Haitian priest Gerard Jean-Juste was released yesterday after serving seven weeks in prison. His case was eventually dismissed after an international outcry over his arrest. He joins us on the phone from Port-au-Prince. [includes rush transcript]
Bush arrived in Ottawa Tuesday in his first official presidential visit to Canada since taking office four years ago. Thousands of Canadians marched on the Parliament to protest the visit as President Bush and Canadian Prime Minister Paul Martin held a joint press conference. Bush spoke to reporters about the situation in Haiti.
- President Bush, speaking about Haiti at a press conference in Ottawa, November 30, 2004.
In news from Haiti, the Rev. Gérard Jean-Juste was released yesterday after serving seven weeks in prison. Father Jean-Jutse was arrested by masked Haitian police on October 13, while he was feeding the hungry children of his parish. Gérard Latortue, Haiti’s interim Prime Minister, claimed that there was a warrant, but no warrant was ever produced, nor was any evidence linking Fr. Jean-Juste to any crime.
The international outcry over Fr. Jean-Juste’s illegal detention forced Haiti"s interim government to bring him before a judge on November 12. The judge ordered that the case be dismissed and Fr. Jean-Juste be released. The interim government finally honored that order yesterday.
- Rev. Gerard Jean-Juste, Roman Catholic priest in Haiti who was recently released from prison. He joins us on the line from Port-au-Prince.
AMY GOODMAN: Bush spoke to reporters about the situation in Haiti.
GEORGE W. BUSH: As we seek freedom America and Canada are working to further the spread of democracy in our own hemisphere. In Haiti a leader with United States, France, Chili, and other nations in helping to restore order. Canadian police are standing watch in Haiti at this hour and the Prime Minister just visited the country to further the cause of political reconciliation. I appreciate your briefing on your visit. Prime Minister Martin and I share a vision of a free and democratic western hemisphere in which every nation upholds human dignity.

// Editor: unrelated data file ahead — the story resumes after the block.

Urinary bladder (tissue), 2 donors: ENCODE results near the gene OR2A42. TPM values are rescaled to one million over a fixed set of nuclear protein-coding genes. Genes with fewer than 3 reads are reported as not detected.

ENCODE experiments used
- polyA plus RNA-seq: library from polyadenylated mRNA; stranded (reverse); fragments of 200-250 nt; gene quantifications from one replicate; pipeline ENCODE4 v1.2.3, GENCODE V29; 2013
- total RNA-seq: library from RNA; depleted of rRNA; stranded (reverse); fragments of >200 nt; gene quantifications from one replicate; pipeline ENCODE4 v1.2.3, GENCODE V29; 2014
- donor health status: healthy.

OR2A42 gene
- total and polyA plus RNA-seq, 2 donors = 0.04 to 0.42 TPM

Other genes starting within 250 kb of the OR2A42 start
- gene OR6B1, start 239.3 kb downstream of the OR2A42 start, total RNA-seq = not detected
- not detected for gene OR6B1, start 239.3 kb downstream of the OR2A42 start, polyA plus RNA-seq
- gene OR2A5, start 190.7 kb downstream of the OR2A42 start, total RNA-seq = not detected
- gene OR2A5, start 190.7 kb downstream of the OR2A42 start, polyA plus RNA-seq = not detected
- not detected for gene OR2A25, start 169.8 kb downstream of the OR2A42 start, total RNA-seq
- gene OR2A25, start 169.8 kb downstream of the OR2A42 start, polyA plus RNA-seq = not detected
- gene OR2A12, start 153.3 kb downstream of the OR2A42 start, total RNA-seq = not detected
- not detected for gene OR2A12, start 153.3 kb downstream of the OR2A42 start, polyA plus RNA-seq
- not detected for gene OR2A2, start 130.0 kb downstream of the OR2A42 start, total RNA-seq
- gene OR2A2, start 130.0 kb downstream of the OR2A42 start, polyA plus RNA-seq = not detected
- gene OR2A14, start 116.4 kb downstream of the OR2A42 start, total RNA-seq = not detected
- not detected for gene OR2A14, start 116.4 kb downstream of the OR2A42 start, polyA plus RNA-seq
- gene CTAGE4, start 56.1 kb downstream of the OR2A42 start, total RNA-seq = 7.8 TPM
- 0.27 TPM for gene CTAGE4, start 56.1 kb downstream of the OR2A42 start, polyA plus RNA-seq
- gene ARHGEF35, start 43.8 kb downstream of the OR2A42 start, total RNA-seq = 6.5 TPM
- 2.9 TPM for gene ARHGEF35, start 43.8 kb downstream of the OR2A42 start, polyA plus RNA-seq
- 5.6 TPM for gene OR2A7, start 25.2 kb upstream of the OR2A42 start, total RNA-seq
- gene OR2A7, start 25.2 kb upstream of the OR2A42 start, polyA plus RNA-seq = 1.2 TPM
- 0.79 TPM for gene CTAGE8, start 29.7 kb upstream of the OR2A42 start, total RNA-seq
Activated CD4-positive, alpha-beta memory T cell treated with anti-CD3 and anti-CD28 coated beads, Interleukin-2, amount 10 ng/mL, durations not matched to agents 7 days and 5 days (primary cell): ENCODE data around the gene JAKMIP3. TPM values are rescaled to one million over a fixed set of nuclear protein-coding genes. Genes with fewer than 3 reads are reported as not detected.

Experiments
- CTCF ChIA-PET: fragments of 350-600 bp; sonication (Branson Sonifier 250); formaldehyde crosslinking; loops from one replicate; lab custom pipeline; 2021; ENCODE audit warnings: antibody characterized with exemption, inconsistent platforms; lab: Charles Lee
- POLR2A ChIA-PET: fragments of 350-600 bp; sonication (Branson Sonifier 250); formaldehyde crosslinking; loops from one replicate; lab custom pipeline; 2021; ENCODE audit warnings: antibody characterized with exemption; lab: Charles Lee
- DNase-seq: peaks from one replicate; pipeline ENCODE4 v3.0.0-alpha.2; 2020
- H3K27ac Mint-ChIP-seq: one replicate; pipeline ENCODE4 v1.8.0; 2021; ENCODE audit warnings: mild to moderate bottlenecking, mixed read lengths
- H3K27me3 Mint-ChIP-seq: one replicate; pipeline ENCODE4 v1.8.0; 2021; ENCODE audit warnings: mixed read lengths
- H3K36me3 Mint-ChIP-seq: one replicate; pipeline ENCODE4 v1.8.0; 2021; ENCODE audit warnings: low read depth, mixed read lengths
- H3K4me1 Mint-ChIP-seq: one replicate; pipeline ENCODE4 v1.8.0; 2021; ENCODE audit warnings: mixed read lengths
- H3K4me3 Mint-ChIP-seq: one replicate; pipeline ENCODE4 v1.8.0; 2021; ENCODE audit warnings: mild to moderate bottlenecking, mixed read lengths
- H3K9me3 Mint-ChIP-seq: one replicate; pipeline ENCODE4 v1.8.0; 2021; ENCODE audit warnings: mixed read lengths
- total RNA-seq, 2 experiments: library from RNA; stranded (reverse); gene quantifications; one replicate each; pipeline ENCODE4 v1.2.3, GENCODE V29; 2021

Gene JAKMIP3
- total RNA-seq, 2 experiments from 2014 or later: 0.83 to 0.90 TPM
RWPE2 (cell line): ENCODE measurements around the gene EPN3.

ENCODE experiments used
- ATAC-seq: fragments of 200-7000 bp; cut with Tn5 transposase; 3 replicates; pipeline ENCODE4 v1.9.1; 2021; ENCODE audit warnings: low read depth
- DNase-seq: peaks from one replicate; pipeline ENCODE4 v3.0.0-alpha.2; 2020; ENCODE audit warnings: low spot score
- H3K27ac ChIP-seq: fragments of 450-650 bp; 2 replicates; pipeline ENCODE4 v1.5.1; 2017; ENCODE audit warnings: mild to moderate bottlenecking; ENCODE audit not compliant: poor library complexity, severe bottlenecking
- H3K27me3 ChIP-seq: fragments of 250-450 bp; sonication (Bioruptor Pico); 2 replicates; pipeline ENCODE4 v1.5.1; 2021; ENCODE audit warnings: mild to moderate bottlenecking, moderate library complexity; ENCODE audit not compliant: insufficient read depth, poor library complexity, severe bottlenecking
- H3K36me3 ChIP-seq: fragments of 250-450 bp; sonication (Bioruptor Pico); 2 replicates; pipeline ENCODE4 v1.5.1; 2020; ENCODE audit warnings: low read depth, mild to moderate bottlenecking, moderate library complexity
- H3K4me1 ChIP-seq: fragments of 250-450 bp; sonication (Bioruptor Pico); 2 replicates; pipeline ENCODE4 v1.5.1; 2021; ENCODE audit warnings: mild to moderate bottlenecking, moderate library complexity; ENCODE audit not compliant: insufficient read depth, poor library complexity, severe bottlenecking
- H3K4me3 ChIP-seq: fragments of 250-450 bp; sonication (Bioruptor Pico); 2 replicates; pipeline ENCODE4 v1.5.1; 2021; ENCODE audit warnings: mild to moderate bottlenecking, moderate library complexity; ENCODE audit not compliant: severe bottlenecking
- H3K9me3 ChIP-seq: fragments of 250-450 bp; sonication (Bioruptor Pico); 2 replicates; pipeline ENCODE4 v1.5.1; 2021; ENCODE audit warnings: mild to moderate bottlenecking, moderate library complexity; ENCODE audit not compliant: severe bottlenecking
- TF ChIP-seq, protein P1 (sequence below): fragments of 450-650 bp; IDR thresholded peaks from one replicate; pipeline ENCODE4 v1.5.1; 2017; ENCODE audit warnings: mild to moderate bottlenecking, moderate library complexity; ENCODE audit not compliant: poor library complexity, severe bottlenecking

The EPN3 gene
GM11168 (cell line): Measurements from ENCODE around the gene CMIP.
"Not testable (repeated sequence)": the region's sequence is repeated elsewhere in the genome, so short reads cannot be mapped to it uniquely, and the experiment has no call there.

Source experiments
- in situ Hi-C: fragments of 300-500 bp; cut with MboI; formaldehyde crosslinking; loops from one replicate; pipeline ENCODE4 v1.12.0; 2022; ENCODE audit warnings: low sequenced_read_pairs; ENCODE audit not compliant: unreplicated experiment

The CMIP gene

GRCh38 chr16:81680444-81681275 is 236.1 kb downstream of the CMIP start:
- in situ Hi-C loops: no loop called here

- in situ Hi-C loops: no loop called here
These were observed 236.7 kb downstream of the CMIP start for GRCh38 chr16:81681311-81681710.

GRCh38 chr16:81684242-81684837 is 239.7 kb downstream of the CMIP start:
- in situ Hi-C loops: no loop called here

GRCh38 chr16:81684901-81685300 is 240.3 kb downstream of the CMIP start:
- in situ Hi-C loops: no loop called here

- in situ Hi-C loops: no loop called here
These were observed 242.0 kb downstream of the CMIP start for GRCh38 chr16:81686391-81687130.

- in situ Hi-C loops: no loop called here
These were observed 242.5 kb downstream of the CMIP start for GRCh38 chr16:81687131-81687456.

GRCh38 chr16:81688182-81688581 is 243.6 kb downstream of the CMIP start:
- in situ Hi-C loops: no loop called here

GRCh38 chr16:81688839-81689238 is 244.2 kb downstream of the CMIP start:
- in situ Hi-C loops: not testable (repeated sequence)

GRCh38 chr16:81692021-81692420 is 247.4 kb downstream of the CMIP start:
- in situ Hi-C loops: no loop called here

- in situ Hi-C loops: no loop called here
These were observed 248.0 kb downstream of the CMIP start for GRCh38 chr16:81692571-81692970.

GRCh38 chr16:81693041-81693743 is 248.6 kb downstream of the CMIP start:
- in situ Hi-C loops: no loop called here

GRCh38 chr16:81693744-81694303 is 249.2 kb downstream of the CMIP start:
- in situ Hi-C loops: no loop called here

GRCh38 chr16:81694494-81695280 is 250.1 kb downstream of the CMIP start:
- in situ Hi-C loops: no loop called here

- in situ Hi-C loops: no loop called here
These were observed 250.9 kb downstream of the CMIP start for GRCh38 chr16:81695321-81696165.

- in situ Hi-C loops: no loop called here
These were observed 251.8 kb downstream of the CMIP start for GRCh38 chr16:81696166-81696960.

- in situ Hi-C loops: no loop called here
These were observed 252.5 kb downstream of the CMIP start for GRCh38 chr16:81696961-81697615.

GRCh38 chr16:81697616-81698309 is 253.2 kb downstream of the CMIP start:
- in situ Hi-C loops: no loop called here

AMY GOODMAN: President Bush speaking to reporters in Ottawa. In news from Haiti, Rev. Gérard Jean-Juste was released yesterday after serving seven weeks in prison. He was arrested by mass Haitian police October 13 while feeding hungry children in his parish. The Haitian interim prime minister backed by the United States claimed there was a warrant but no warrant was ever produced nor was any evidence linking Father Jean-Juste to crime. The international outcry over the illegal detention forced the interim government to bring him before a judge on November 12. The judge ordered the case be dismissed and Father Jean-Juste should be released, and the interim government honored the order yesterday. He joins us on the line from Port-au-Prince. Welcome to Democracy Now!
REV. GERARD JEAN-JUSTE: Thank you very much. And I’m grateful to all of you because there are so many friends and supporters of human rights. And I’m the first one to be released and I hope we keep the pressure on for others to get freedom.
AMY GOODMAN: Can you describe how you were arrested, what happened, and what were the reasons they gave for your arrest, Father Jean-Juste?
REV. GERARD JEAN-JUSTE: Ok. It was something between the church and the state, and as you know there is an agreement between the Church of Haiti and the Haitian government dating from 1860. And we are supposed to work together. But the normal procedure to follow is to talk to the bishop or priest and then the bishop has to go to court as a procedure. And about three months ago they observed that when they meet at court recommended to my bishop and the bishop called on me and I went to court and I had to testify. And at this time when I saw them I said the room I’m looking for, they said "What do you want?" They said they want to arrest me and get out. I said this is a free state you are not supposed to arrest me and they said get out and the commander ordered them to arrest me and they took me from one room to another room and handcuffed me but meanwhile while they are trying to handcuff me, some children were running down the stairs going to see what is happening and they had the heavy automatic rifle and the children, they make them lie down on the floor and the children started praying "our father who art in heaven hallowed be thy name…" and they said shut your mouth and the children stopped singing. And then they yelled again and made them be quiet and took me away in their car and took me where I was about a week. Then I moved to a third jail and then to a fourth jail. And then I met over 1,500 prisoners at one jail and half of them are political prisoners.
AMY GOODMAN: Father Jean-Juste, General Colin Powell, the Secretary of State is headed to Haiti now. President Bush praised Haiti in his joint news conference with the Canadian leader yesterday in Ottawa. Do you believe that the United States is behind the coup against Aristide that took place in Haiti on February 29?
REV. GERARD JEAN-JUSTE: Definitely. There were the three administrations involved in the administration of Wilfort Ferdinand, the administration of the Prime Minister Canada, Paul Martin, and the administration of Jacques Chirac of France. They were all behind the coup but mostly French and the U.S., the Bush administration. They kidnapped an elected president and it was something very bad, who asked the Haitian people and still calling for a return to order. To have peace in Haiti now and have an elected government and support the small group to go after the government and bring the government down so they are members of the United Nations, they are conventional people posed to respect and for government in our world to act like cowboys going after elected officials. It is wrong.